DV Kerry China FM (VO)
Secretary of State John Kerry met Chinese Foreign Minister Wang Yi in Beijing on Saturday, beginning his visit to China as tension remained high in the region after North Korea claimed it had "powerful striking means" on standby.
Story No.: 835399
Date: 04/13/2013 11:29 AM
HEADLINE: Raw: Kerry meets Chinese FM, talks NKorea
CAPTION: Secretary of State John Kerry met Chinese Foreign Minister Wang Yi in Beijing on Saturday, beginning his visit to China as tension remained high in the region after North Korea claimed it had "powerful striking means" on standby. (April 13)
APTN STORY NUMBER: 887266
Beijing, China - April 13, 2013
1. Mid zoom in of Chinese Foreign Minister Wang Yi shaking hands with US Secretary of State John Kerry
2. Wide of meeting between Wang and Kerry and respective delegations
3. Close of Wang speaking to Kerry UPSOUND (Mandarin) "Your visit has come at a critical moment, so this is highly important."
4. Wide of Kerry and US delegation listening to translation
5. Mid of Kerry speaking to Wang UPSOUND (English) "Life this conversation up, broaden it, set a roadmap, define for both of us what a model relationship would be, and how two great powers...."
6. Close of Wang listening and nodding
7. Wide of meeting
US Secretary of State John Kerry met Chinese Foreign Minister Wang Yi in Beijing on Saturday, beginning his visit to China as tension remained high in the region after North Korea claimed it had "powerful striking means" on standby in its latest round of war rhetoric.
As North Korea prepares a potential missile test and issues threats almost daily, the US administration is hoping yet again that China can convince its neighbour and ally North Korea to stand down.
It's a strategy that has produced uneven results over decades of US diplomacy, during which Pyongyang has developed and tested nuclear weapons and repeatedly threatened peace in the region.
But with only the counter-threat of overwhelming force to offer the North Koreans, the US has little choice but to rely on Beijing to reduce tensions in a peaceful manner.
The question of how Washington can persuade Beijing to exert real pressure on Korean leader Kim Jong Un's unpredictable regime is a prominent one.
In addition to Wang, Kerry is expected to discuss how to defuse the situation with President Xi Jinping, Premier Li Keqiang and other top members of China's communist leadership.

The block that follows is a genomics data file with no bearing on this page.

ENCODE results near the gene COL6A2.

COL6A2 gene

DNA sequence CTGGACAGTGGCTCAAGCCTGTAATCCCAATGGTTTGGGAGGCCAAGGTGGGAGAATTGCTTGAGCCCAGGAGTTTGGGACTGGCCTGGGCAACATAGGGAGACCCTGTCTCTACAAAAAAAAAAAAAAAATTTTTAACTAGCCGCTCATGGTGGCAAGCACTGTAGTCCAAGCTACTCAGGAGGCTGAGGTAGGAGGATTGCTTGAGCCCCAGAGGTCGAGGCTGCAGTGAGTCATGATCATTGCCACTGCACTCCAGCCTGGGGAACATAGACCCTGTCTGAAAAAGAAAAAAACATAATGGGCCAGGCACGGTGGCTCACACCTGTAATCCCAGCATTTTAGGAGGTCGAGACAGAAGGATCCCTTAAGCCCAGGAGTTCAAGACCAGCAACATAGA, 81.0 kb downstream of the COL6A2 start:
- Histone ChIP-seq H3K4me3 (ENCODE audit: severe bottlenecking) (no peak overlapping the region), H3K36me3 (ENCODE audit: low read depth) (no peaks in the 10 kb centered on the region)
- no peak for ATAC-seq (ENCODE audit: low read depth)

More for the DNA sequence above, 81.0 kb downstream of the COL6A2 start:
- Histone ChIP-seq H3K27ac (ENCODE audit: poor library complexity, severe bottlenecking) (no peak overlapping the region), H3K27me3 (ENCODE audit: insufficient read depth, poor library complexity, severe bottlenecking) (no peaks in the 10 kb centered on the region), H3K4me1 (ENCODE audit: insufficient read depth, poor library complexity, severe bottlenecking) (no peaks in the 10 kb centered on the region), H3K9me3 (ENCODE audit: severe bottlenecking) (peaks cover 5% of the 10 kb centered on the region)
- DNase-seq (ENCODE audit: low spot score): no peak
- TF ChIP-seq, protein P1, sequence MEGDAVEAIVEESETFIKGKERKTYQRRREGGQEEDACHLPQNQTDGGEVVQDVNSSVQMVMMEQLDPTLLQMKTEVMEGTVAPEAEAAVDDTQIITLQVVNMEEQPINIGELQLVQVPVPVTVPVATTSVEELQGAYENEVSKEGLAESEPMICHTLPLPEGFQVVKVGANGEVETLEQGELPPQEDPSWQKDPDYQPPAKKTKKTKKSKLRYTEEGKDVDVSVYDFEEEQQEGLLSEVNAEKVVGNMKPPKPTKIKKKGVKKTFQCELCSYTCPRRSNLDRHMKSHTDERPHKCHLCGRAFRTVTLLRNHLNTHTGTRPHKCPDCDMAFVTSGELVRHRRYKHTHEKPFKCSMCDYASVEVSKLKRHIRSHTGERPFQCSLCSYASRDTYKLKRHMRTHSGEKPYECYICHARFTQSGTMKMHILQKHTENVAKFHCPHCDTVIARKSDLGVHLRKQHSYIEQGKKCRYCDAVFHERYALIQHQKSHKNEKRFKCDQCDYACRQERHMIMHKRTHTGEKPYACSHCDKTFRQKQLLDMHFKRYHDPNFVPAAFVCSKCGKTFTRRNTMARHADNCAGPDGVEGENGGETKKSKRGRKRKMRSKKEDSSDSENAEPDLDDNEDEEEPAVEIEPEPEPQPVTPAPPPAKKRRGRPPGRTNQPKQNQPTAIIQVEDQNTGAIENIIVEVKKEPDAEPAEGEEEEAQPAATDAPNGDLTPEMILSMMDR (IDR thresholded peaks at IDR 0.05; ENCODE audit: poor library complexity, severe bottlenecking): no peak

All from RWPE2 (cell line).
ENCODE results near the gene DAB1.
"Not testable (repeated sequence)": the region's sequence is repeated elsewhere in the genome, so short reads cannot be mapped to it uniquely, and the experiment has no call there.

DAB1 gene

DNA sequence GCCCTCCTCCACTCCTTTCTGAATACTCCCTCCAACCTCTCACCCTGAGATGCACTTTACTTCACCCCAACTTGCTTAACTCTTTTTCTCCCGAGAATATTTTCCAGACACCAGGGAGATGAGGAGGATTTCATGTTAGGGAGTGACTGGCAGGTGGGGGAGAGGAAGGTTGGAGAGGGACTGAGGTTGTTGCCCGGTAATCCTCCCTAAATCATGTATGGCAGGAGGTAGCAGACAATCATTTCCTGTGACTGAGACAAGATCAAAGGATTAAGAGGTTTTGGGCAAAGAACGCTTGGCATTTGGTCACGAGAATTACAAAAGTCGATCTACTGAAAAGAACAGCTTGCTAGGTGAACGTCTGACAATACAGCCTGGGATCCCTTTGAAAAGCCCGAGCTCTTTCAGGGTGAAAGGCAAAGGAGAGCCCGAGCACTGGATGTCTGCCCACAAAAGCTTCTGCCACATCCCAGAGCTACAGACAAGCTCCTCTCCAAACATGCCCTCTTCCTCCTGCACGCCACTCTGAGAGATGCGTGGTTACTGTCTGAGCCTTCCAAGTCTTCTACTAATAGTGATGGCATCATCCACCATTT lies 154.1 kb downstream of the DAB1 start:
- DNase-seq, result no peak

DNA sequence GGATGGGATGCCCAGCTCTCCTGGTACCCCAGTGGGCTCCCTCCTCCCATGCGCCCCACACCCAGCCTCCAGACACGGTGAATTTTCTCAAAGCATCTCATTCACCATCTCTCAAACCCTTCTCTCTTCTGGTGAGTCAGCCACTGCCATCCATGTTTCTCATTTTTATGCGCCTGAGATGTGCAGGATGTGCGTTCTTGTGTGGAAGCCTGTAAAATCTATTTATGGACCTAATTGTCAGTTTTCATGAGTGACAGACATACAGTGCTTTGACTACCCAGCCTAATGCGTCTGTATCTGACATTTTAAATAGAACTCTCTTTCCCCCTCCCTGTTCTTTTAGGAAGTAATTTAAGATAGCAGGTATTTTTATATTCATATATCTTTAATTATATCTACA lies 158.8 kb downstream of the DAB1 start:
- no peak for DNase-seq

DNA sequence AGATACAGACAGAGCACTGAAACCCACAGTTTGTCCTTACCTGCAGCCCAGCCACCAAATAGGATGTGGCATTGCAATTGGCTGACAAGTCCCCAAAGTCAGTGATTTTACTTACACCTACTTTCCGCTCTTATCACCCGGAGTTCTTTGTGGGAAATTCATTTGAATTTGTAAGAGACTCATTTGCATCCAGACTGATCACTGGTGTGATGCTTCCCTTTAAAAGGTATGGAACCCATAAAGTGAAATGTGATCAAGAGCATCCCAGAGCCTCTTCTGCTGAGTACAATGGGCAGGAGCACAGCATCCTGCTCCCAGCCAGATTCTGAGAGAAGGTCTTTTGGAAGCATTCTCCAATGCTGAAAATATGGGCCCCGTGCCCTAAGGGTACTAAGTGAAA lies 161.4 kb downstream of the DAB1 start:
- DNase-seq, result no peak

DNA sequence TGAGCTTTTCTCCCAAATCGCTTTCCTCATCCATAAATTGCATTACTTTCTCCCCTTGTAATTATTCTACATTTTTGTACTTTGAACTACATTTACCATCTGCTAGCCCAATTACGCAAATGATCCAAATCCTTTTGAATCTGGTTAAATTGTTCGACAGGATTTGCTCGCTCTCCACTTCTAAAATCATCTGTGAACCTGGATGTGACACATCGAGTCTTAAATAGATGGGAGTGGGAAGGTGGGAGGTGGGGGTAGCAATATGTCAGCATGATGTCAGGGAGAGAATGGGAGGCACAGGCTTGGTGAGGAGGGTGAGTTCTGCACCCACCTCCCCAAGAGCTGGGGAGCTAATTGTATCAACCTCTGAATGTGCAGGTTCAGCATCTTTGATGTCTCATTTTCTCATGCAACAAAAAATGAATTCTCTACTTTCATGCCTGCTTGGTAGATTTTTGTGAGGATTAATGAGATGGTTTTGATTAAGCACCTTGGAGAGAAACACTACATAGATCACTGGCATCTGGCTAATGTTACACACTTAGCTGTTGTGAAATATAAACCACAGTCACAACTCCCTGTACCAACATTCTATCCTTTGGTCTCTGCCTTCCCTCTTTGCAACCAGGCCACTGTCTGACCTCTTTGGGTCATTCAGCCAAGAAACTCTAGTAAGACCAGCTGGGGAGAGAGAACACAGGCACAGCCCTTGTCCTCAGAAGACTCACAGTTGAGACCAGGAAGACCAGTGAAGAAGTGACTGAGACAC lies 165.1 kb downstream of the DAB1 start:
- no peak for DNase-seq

The South Korean Defence Minister said on Thursday that North Korea had moved a missile with "considerable range" to its east coast, possibly to conduct
a test launch.
His description suggests that the missile could be the "Musudan" missile, capable of striking US bases in Guam with its estimated range of up to 4,000 kilometres (2,490 miles).
Foreign experts have dubbed the missile the "Musudan" after the northeastern village where North Korea has a launch pad.
The long-term problem is a nuclear programme that may soon, or already, include the capability to deliver a warhead on a missile, although South Korean officials have said they do not believe Pyongyang can place a nuclear warhead on a ballistic missile yet.
China is the only country with significant leverage over North Korea, a regime that, like few in the world, actually cherishes its isolation.
The Chinese have dramatically boosted trade ties with their neighbour and maintain close military relations some six decades after they fought side by side in the Korean War.
They provide the North with most of its fuel and much of its food aid.
|Subjects:||Nuclear weapons , International relations , Weapons testing , Government and politics , Weapons of mass destruction , General news , Weapons administration , Military and defense|
|People:||John Kerry , Kim Jong-il , Xi Jinping , Li Keqiang|
|Organisations:||China government, France government|
|Locations:||China , North Korea , Pyongyang , Beijing , Greater China , East Asia , Asia|